Serum and cervicovaginal IgG immune responses against α7 and α9 HPV in non-vaccinated women at risk for cervical cancer: Implication for catch-up prophylactic HPV vaccination

PLoS One. 2020 May 18;15(5):e0233084. doi: 10.1371/journal.pone.0233084. eCollection 2020.

Abstract

Background: Cervical cancer associated with high risk-human papillomavirus (HR-HPV) infection is becoming the one of the most common female cancer in many sub-Saharan African countries. First-generation immigrant African women living in Europe are at-risk for cervical cancer, in a context of social vulnerability, with frequent lack of cervical cancer screening and HPV vaccination.

Objective: Our objective was to address immunologically the issue of catch-up prophylactic HPV vaccination in first-generation African immigrant women living in France.

Methods: IgG immune responses and cross-reactivities to α7 (HPV-18, -45 and -68) and α9 (HPV-16, -31, -33, -35, -52 and -58) HPV types, including 7 HR-HPV targeted by the Gardasil-9® prophylactic vaccine, were evaluated in paired serum and cervicovaginal secretions (CVS) by HPV L1-virus-like particles-based ELISA. Genital HPV were detected by multiplex real time PCR (Seegene, Seoul, South Korea).

Results: Fifty-one immigrant women (mean age, 41.7 years; 72.5% HIV-infected) were prospectively included. More than two-third (68.6%) of them carried genital HPV (group I) while 31.4% were negative (group II). The majority (90.2%) exhibited serum IgG to at least one α7/α9 HR-HPV. Serum HPV-specific IgG were more frequently detected in group I than group II (100% versus 68.7%; P = 0.002). The distribution of serum and genital HPV-specific IgG was similar, but mean number of IgG reactivities to α7/α9 HR-HPV was higher in serum than CVS (5.6 IgG per woman in serum versus 3.2 in CVS; P<0.001). Rates of IgG cross-reactivities against HPV different from detected cervicovaginal HPV were higher in serum and CVS in group I than group II. Finally, the majority of groups I and II women (68.6% and 68.7%, respectively) exhibited serum or cervicovaginal IgG to Gardasil-9® HR-HPV, with higher mean rates in group I than group II (6.1 Gardasil-9® HR-HPV per woman versus 1.4; P<0.01). One-third (31.2%) of group II women did not show any serum and genital HPV-specific IgG.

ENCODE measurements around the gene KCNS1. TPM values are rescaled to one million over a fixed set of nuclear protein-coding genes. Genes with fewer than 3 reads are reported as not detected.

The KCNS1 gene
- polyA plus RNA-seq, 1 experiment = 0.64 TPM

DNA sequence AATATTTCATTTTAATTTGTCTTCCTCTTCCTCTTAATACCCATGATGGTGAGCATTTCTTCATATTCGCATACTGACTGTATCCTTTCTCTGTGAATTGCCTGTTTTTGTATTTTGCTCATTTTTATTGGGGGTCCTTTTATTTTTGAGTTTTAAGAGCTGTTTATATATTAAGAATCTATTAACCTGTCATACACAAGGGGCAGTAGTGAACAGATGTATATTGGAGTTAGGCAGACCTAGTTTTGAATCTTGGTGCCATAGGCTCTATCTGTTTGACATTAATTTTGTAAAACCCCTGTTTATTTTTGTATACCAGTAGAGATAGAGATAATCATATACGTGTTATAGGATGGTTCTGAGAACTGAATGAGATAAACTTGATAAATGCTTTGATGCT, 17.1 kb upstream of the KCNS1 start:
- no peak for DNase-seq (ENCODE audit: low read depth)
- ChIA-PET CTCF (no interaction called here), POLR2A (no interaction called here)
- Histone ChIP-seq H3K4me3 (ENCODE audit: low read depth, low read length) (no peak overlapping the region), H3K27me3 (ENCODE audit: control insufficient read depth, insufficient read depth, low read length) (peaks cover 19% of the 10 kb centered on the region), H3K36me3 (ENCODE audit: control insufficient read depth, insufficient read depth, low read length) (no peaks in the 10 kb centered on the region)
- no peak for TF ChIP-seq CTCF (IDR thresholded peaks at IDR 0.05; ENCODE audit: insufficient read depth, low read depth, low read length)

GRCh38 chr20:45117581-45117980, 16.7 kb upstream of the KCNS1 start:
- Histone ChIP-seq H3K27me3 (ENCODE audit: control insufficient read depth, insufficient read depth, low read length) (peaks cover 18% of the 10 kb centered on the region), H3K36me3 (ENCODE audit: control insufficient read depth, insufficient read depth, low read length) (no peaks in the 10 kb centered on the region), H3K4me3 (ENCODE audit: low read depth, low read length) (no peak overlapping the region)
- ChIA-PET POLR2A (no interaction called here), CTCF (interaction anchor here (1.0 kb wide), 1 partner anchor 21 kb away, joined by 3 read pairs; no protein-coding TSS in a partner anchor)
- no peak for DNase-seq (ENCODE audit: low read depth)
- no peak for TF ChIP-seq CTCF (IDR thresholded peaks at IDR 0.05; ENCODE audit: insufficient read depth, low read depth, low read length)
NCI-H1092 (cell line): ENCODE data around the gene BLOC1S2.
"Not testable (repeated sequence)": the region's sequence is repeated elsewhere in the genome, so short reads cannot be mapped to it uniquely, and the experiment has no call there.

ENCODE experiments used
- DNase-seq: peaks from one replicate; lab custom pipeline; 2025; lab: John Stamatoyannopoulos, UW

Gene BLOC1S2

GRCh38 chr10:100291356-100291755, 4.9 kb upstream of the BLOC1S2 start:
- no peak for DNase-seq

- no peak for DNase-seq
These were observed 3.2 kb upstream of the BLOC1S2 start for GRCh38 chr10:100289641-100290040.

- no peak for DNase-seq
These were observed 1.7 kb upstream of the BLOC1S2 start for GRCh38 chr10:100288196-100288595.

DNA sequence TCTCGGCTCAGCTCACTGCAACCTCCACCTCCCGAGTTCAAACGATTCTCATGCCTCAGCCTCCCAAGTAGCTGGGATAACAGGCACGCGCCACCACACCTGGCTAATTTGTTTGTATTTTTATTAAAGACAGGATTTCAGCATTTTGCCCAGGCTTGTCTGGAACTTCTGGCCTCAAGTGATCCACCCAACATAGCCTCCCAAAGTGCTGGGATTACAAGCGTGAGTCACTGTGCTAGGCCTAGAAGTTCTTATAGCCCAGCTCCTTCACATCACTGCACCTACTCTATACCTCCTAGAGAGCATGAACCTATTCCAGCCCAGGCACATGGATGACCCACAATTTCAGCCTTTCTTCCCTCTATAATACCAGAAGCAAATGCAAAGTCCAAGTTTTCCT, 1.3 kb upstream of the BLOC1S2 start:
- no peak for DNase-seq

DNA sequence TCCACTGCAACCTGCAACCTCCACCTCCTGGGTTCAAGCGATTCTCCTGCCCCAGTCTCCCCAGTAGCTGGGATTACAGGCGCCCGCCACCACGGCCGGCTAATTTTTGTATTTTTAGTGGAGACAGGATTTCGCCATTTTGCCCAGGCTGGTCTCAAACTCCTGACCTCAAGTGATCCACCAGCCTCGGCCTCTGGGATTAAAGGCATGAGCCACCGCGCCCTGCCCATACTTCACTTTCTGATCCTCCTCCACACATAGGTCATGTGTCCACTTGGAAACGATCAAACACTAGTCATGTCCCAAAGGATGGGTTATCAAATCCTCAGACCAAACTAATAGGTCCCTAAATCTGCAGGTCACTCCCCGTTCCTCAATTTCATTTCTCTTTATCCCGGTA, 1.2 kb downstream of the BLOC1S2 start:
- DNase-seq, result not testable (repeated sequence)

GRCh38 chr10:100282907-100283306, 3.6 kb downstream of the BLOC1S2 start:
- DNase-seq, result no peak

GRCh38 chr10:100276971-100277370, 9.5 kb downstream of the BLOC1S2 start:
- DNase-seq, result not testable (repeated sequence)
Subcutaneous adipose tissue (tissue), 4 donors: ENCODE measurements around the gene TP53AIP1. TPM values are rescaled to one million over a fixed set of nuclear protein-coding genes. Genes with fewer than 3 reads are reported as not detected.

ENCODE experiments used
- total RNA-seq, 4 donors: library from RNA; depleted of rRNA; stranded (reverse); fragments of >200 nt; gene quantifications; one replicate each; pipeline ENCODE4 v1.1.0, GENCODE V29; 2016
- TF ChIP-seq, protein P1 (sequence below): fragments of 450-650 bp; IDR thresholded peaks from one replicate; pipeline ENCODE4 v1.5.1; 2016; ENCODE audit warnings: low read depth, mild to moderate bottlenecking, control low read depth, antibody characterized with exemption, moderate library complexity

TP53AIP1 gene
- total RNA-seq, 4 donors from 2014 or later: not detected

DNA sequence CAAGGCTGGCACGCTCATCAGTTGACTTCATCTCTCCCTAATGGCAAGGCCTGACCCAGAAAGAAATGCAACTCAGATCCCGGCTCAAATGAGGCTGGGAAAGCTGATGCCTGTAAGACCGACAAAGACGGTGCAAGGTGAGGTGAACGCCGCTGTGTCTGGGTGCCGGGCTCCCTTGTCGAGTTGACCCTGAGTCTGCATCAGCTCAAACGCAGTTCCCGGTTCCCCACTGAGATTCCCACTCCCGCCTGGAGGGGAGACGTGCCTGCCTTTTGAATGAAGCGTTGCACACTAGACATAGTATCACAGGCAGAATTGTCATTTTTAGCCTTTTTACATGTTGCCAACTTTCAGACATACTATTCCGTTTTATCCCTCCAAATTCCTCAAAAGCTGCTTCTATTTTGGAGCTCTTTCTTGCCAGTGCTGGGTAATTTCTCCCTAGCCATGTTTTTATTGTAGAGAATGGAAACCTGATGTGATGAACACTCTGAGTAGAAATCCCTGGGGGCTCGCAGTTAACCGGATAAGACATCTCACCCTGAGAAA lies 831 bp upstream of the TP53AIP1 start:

Conclusions: Around two-third of first-generation African immigrant women living in France showed frequent ongoing genital HPV infection and high rates of circulating and genital IgG to α7/α9 HPV, generally cross-reacting, avoiding the possibility of catch-up vaccination. Nevertheless, about one-third of women had no evidence of previous HPV infection, or showed only low levels of genital and circulating HR-HPV-specific IgG and could therefore be eligible for catch-up vaccination.

Publication types

  • Research Support, Non-U.S. Gov't

MeSH terms

  • Adult
  • Africa South of the Sahara / ethnology
  • Antibodies, Viral / blood
  • Antibodies, Viral / metabolism*
  • Cervix Uteri / immunology
  • Early Detection of Cancer
  • Emigrants and Immigrants / statistics & numerical data
  • Female
  • France / ethnology
  • Human Papillomavirus Recombinant Vaccine Quadrivalent, Types 6, 11, 16, 18 / immunology*
  • Human papillomavirus 16 / immunology
  • Human papillomavirus 18 / immunology
  • Humans
  • Middle Aged
  • Papillomavirus Infections / diagnosis*
  • Papillomavirus Infections / immunology
  • Uterine Cervical Neoplasms / immunology
  • Uterine Cervical Neoplasms / virology*
  • Vagina / immunology

Substances

  • Antibodies, Viral
  • Human Papillomavirus Recombinant Vaccine Quadrivalent, Types 6, 11, 16, 18

Grant support

This study was supported by the French National Agency for Research on AIDS and Viral Hepatitis, and the National Public Health Agency: http://anrs.fr/fr (Grant ANRS-2019-1 awareded by BL). The funders had no role in study design, data collection and analysis, decision to publish, or preparation of the manuscript.